Haruki Murakami, author of “The Wind-Up Bird Chronicle,” “Norwegian Wood,” “Hard-Boiled Wonderland and the End of the World,” and many others, has a knack for encapsulating –in beautiful words — a human being’s spiritual struggle with the forces around him.
In his novel, “Kafka on the Shore,” (my personal favorite of his) Murakami explores the metaphysical relationship between a 15 year-old boy in search of lost family members and an old man on a road trip.
I think the following inspiring excerpt from that story could greatly benefit those of us who feel as if the moments, opportunities, and chances that have seemingly passed us by are gone forever. According to Murakammi — through his character Kafka — sometimes missed chances are exactly what we need.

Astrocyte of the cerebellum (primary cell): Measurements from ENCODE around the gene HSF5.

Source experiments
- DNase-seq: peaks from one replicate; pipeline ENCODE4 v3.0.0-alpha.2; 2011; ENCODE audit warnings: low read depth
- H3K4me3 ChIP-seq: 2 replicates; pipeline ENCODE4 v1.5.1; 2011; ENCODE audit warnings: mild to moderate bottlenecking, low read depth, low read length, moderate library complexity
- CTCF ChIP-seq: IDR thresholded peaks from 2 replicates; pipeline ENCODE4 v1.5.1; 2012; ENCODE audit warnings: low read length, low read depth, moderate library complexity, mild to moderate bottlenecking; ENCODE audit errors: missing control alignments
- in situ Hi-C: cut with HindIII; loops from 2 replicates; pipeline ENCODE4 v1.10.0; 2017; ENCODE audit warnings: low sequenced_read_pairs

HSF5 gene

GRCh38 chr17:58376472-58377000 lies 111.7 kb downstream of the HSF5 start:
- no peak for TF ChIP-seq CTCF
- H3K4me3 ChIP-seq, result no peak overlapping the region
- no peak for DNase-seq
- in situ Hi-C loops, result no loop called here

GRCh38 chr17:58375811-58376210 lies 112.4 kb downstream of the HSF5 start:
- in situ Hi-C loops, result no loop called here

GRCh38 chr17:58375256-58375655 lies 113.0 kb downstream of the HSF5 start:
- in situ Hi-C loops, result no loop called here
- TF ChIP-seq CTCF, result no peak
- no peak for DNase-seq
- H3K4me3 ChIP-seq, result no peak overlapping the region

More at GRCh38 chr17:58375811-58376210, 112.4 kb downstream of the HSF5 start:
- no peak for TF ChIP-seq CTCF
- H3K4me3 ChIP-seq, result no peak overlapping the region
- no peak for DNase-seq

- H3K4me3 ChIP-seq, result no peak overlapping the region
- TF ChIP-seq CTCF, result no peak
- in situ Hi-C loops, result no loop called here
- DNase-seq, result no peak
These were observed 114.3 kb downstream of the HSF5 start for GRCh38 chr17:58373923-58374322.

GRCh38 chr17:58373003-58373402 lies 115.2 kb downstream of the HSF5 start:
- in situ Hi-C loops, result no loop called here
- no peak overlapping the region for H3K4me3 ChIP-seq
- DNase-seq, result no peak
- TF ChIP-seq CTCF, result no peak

"Lost opportunities, lost possibilities, feelings we can never get back. That’s part of what it means to be alive. But inside our heads – at least that’s where I imagine it – there’s a little room where we store those memories. A room like the stacks in this library. And to understand the workings of our own heart we have to keep on making new reference cards. We have to dust things off every once in awhile, let in fresh air, change the water in the flower vases. In other words, you’ll live forever in your own private library."